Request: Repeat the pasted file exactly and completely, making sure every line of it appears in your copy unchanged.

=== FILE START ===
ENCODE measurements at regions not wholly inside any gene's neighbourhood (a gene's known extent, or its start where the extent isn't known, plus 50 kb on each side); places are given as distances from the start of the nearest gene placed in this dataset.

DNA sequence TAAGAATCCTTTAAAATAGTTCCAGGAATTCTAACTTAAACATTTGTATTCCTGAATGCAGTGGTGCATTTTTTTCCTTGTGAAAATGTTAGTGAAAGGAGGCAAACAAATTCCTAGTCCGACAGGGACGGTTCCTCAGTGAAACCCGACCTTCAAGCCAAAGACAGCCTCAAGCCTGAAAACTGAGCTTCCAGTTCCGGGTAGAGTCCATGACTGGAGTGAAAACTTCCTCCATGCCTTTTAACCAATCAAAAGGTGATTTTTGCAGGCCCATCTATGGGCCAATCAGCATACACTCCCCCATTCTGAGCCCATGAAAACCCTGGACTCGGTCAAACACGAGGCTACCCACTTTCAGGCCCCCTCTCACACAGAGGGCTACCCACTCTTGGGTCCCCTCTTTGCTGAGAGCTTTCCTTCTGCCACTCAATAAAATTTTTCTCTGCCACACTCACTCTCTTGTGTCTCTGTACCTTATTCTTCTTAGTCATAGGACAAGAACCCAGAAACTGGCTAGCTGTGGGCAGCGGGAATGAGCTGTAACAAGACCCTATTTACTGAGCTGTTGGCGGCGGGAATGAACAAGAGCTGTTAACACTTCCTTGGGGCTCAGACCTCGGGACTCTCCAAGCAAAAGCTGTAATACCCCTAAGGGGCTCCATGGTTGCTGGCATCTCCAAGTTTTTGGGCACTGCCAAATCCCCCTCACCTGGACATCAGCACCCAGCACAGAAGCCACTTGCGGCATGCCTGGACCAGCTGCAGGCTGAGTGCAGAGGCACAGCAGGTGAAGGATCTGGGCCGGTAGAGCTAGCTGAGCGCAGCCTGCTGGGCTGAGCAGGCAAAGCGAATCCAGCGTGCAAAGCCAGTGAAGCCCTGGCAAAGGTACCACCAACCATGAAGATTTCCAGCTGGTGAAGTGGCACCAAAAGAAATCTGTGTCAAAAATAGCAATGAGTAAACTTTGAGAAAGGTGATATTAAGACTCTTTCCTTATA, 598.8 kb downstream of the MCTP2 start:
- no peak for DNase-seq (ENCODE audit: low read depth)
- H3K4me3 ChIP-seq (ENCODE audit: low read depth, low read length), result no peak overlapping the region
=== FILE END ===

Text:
ENCODE measurements at regions not wholly inside any gene's neighbourhood (a gene's known extent, or its start where the extent isn't known, plus 50 kb on each side); places are given as distances from the start of the nearest gene placed in this dataset.

DNA sequence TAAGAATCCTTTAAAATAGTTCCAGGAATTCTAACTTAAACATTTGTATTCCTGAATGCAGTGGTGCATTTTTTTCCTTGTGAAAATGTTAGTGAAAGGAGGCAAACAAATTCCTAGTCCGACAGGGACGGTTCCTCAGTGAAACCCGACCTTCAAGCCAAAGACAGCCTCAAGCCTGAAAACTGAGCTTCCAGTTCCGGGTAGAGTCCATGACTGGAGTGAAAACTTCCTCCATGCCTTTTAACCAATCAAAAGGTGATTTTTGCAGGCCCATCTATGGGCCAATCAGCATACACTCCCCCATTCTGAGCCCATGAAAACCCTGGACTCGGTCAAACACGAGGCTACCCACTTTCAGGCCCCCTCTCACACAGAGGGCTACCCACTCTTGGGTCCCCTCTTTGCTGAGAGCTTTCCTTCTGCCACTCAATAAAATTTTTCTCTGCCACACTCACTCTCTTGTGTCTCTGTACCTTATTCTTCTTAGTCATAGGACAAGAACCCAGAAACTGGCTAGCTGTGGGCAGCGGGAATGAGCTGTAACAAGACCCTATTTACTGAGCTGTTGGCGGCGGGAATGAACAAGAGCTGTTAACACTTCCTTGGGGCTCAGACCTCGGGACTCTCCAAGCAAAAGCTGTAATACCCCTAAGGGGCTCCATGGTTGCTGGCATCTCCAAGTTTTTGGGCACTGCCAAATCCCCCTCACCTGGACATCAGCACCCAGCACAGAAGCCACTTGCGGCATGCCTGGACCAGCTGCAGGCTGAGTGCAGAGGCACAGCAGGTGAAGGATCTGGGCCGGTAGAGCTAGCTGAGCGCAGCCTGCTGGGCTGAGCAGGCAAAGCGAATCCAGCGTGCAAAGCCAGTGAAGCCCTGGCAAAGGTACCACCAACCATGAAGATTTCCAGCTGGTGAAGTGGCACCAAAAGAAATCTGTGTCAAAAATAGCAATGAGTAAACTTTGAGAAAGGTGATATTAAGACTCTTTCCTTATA, 598.8 kb downstream of the MCTP2 start:
- no peak for DNase-seq (ENCODE audit: low read depth)
- H3K4me3 ChIP-seq (ENCODE audit: low read depth, low read length), result no peak overlapping the region